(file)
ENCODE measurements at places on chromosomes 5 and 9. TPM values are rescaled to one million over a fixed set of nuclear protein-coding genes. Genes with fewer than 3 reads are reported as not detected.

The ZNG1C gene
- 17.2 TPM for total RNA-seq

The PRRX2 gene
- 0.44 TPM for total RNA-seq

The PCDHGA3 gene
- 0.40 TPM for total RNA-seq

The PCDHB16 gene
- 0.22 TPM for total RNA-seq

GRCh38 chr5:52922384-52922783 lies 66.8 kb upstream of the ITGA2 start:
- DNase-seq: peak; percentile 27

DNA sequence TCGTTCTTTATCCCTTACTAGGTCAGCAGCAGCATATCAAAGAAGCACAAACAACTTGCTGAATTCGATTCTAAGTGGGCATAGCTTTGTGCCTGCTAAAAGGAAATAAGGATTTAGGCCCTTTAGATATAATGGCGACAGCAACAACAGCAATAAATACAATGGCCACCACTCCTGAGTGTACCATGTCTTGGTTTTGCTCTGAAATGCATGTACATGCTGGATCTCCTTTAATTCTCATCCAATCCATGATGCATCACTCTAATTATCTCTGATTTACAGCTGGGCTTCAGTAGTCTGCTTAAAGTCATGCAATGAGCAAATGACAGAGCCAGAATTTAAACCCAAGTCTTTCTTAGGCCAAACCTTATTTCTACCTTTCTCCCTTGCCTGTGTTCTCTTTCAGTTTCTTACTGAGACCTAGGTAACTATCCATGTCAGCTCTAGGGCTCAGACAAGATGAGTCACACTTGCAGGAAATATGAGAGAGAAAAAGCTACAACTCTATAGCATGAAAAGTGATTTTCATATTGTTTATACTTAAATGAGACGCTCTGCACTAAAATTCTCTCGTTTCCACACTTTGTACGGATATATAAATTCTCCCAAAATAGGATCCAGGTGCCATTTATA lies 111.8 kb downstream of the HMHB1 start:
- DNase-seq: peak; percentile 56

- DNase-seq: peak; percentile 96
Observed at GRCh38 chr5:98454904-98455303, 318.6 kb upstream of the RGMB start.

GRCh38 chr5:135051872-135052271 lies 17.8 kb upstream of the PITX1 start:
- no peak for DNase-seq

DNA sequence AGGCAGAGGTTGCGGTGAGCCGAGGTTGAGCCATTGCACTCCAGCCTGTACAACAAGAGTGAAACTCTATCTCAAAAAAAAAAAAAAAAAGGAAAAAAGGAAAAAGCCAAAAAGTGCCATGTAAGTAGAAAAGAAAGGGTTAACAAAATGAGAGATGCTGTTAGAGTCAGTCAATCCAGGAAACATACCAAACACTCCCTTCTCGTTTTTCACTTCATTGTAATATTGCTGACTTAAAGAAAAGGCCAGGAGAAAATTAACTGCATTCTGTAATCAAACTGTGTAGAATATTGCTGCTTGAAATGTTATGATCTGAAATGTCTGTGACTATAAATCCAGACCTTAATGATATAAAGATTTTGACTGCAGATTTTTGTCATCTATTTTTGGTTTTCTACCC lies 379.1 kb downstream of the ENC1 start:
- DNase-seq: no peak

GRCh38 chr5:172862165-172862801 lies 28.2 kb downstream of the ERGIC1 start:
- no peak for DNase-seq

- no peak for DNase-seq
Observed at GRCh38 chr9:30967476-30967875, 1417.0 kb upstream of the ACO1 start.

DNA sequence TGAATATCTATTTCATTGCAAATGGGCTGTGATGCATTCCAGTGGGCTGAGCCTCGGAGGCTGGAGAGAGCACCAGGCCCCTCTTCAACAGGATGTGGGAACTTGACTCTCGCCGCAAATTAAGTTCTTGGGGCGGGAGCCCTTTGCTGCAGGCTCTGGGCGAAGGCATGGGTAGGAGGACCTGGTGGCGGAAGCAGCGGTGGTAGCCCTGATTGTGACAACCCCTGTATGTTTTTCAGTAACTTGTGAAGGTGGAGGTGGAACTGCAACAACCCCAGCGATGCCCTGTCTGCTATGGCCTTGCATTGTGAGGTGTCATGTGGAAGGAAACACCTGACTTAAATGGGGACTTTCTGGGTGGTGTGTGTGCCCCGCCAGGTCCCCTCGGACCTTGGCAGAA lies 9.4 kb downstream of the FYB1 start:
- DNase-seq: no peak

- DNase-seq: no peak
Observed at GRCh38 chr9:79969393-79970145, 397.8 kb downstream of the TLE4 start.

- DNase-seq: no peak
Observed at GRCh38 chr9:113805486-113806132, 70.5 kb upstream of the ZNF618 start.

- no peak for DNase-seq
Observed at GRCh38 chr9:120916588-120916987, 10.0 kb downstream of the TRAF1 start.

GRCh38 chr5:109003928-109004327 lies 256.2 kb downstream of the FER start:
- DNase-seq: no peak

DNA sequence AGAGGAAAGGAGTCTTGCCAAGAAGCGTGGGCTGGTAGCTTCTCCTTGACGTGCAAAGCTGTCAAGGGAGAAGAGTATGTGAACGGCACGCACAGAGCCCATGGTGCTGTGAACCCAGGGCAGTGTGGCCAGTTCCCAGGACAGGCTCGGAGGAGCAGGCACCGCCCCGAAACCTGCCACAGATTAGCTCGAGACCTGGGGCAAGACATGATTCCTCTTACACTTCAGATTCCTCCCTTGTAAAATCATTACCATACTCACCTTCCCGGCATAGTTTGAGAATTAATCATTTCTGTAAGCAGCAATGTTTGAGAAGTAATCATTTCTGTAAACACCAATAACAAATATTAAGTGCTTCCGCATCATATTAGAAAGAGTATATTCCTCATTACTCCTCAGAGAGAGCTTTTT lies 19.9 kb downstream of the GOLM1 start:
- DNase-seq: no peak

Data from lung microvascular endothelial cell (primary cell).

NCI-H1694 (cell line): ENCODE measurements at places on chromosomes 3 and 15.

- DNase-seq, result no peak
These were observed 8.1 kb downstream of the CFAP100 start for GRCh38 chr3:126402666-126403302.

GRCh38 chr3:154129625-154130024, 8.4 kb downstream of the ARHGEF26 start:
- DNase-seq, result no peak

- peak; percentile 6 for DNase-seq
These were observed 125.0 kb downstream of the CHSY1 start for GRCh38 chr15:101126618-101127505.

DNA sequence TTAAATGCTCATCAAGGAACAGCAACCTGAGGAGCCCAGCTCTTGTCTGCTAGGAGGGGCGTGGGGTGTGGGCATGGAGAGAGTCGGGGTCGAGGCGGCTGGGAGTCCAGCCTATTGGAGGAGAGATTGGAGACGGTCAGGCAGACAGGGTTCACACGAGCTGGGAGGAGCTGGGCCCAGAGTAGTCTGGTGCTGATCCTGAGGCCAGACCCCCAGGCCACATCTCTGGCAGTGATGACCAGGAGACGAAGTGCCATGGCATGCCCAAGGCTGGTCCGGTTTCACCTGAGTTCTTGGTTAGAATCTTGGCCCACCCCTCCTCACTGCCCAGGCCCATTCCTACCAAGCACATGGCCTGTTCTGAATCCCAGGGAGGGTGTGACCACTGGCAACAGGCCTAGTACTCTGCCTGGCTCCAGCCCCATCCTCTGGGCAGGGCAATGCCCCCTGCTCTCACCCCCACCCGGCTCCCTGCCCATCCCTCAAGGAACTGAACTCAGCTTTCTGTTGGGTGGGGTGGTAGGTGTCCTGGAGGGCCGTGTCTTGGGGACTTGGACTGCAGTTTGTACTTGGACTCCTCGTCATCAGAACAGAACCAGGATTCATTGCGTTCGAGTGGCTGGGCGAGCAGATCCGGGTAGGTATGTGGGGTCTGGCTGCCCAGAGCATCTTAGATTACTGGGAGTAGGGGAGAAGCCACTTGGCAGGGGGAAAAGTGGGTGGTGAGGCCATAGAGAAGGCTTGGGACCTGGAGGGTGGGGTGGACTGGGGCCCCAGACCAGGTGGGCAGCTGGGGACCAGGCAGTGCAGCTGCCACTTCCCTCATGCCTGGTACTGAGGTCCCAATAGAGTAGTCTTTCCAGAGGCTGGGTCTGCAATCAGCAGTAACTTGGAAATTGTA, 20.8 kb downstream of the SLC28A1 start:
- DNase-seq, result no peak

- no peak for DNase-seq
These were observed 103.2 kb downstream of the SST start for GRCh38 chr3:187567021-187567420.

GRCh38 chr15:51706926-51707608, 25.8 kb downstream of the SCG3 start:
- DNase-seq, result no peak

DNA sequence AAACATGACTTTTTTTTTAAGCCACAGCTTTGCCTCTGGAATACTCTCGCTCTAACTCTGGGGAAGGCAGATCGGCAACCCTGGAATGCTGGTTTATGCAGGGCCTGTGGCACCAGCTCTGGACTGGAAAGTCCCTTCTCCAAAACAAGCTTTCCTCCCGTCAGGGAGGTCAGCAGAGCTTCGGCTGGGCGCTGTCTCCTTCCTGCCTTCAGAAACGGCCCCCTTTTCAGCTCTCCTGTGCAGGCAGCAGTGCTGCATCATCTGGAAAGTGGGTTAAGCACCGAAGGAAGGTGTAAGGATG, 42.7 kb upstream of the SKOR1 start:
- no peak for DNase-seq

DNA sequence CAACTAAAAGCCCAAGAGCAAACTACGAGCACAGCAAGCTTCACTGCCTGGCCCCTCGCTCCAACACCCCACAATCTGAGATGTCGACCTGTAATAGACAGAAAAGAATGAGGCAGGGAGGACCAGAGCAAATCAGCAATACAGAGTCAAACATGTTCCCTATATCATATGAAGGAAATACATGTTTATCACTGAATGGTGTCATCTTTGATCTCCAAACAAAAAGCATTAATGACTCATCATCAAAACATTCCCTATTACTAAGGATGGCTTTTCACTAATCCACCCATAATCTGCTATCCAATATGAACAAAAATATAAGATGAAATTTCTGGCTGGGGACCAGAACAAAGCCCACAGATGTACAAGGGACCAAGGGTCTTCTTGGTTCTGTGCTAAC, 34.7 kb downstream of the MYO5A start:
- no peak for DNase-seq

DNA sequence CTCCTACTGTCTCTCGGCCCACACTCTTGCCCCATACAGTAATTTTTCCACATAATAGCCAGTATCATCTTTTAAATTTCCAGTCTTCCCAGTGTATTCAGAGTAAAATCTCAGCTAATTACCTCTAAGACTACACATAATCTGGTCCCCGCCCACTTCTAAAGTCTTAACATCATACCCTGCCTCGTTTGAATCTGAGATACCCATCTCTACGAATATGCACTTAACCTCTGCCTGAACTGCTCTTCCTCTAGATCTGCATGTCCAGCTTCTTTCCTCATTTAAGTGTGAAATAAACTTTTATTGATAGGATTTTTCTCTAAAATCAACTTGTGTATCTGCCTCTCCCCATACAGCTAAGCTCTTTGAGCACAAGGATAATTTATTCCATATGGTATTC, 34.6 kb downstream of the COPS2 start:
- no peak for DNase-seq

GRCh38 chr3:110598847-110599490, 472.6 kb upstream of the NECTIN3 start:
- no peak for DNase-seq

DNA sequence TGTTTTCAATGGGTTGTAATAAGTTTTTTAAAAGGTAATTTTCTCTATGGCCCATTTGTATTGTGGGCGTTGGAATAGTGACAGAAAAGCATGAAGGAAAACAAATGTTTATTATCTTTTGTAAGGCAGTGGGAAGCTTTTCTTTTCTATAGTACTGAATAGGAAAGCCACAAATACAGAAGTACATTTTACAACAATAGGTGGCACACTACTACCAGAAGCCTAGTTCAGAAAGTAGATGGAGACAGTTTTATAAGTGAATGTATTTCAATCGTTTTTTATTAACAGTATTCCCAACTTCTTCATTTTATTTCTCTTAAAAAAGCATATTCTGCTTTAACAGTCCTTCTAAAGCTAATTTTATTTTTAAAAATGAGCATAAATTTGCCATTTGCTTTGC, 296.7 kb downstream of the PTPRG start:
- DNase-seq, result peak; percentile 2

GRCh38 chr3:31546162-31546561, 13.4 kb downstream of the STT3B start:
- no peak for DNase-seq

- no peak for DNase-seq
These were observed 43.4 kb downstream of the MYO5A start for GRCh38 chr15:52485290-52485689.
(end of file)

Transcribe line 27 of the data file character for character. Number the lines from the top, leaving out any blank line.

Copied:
Observed at GRCh38 chr9:79969393-79970145, 397.8 kb downstream of the TLE4 start.